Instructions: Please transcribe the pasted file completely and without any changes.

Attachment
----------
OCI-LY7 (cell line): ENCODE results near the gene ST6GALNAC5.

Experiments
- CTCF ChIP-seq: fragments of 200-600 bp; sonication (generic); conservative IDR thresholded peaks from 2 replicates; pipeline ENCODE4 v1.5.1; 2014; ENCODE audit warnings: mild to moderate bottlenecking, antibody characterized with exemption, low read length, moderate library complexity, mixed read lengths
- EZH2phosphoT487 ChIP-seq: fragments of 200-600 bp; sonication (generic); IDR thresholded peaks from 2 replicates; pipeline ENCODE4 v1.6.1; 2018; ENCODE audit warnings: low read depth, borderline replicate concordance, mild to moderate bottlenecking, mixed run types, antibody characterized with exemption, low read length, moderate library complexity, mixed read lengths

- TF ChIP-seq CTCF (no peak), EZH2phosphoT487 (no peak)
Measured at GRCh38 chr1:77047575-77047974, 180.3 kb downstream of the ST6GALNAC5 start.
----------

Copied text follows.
OCI-LY7 (cell line): ENCODE results near the gene ST6GALNAC5.

Experiments
- CTCF ChIP-seq: fragments of 200-600 bp; sonication (generic); conservative IDR thresholded peaks from 2 replicates; pipeline ENCODE4 v1.5.1; 2014; ENCODE audit warnings: mild to moderate bottlenecking, antibody characterized with exemption, low read length, moderate library complexity, mixed read lengths
- EZH2phosphoT487 ChIP-seq: fragments of 200-600 bp; sonication (generic); IDR thresholded peaks from 2 replicates; pipeline ENCODE4 v1.6.1; 2018; ENCODE audit warnings: low read depth, borderline replicate concordance, mild to moderate bottlenecking, mixed run types, antibody characterized with exemption, low read length, moderate library complexity, mixed read lengths

- TF ChIP-seq CTCF (no peak), EZH2phosphoT487 (no peak)
Measured at GRCh38 chr1:77047575-77047974, 180.3 kb downstream of the ST6GALNAC5 start.